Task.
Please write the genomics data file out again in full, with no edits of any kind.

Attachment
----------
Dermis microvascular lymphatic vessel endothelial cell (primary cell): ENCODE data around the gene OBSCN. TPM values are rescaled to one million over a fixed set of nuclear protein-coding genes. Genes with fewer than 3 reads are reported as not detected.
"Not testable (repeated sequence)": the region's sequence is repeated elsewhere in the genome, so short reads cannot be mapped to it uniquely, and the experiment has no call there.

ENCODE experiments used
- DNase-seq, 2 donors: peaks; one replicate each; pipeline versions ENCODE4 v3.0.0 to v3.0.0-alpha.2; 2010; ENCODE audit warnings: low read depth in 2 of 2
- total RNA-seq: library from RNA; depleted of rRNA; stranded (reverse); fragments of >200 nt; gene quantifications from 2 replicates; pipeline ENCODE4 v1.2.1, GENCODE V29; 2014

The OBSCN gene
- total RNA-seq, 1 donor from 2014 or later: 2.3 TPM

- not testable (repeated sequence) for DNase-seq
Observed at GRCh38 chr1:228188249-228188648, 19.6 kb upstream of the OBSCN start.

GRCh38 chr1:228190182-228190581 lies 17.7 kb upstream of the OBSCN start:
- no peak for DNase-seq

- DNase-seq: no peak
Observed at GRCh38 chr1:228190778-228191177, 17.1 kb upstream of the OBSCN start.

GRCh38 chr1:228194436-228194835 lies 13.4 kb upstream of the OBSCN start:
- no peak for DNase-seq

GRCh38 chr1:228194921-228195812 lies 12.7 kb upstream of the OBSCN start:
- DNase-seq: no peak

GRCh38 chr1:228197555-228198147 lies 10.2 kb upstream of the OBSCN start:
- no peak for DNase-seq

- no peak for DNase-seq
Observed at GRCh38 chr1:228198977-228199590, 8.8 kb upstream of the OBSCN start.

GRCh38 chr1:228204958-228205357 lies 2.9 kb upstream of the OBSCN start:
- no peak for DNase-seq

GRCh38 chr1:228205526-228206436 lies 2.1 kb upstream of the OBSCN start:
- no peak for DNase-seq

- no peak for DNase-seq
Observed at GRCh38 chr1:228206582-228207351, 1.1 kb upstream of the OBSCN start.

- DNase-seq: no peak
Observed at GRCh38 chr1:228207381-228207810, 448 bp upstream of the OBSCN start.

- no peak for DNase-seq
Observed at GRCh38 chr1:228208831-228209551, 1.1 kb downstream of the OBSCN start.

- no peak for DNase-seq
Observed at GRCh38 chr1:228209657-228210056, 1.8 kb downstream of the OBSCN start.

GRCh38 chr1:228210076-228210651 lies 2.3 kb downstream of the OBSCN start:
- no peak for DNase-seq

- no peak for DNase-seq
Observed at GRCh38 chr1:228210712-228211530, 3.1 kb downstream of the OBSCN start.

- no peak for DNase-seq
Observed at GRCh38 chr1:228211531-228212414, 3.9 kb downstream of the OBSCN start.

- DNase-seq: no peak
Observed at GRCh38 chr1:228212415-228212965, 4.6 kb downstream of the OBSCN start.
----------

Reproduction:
Dermis microvascular lymphatic vessel endothelial cell (primary cell): ENCODE data around the gene OBSCN. TPM values are rescaled to one million over a fixed set of nuclear protein-coding genes. Genes with fewer than 3 reads are reported as not detected.
"Not testable (repeated sequence)": the region's sequence is repeated elsewhere in the genome, so short reads cannot be mapped to it uniquely, and the experiment has no call there.

ENCODE experiments used
- DNase-seq, 2 donors: peaks; one replicate each; pipeline versions ENCODE4 v3.0.0 to v3.0.0-alpha.2; 2010; ENCODE audit warnings: low read depth in 2 of 2
- total RNA-seq: library from RNA; depleted of rRNA; stranded (reverse); fragments of >200 nt; gene quantifications from 2 replicates; pipeline ENCODE4 v1.2.1, GENCODE V29; 2014

The OBSCN gene
- total RNA-seq, 1 donor from 2014 or later: 2.3 TPM

- not testable (repeated sequence) for DNase-seq
Observed at GRCh38 chr1:228188249-228188648, 19.6 kb upstream of the OBSCN start.

GRCh38 chr1:228190182-228190581 lies 17.7 kb upstream of the OBSCN start:
- no peak for DNase-seq

- DNase-seq: no peak
Observed at GRCh38 chr1:228190778-228191177, 17.1 kb upstream of the OBSCN start.

GRCh38 chr1:228194436-228194835 lies 13.4 kb upstream of the OBSCN start:
- no peak for DNase-seq

GRCh38 chr1:228194921-228195812 lies 12.7 kb upstream of the OBSCN start:
- DNase-seq: no peak

GRCh38 chr1:228197555-228198147 lies 10.2 kb upstream of the OBSCN start:
- no peak for DNase-seq

- no peak for DNase-seq
Observed at GRCh38 chr1:228198977-228199590, 8.8 kb upstream of the OBSCN start.

GRCh38 chr1:228204958-228205357 lies 2.9 kb upstream of the OBSCN start:
- no peak for DNase-seq

GRCh38 chr1:228205526-228206436 lies 2.1 kb upstream of the OBSCN start:
- no peak for DNase-seq

- no peak for DNase-seq
Observed at GRCh38 chr1:228206582-228207351, 1.1 kb upstream of the OBSCN start.

- DNase-seq: no peak
Observed at GRCh38 chr1:228207381-228207810, 448 bp upstream of the OBSCN start.

- no peak for DNase-seq
Observed at GRCh38 chr1:228208831-228209551, 1.1 kb downstream of the OBSCN start.

- no peak for DNase-seq
Observed at GRCh38 chr1:228209657-228210056, 1.8 kb downstream of the OBSCN start.

GRCh38 chr1:228210076-228210651 lies 2.3 kb downstream of the OBSCN start:
- no peak for DNase-seq

- no peak for DNase-seq
Observed at GRCh38 chr1:228210712-228211530, 3.1 kb downstream of the OBSCN start.

- no peak for DNase-seq
Observed at GRCh38 chr1:228211531-228212414, 3.9 kb downstream of the OBSCN start.

- DNase-seq: no peak
Observed at GRCh38 chr1:228212415-228212965, 4.6 kb downstream of the OBSCN start.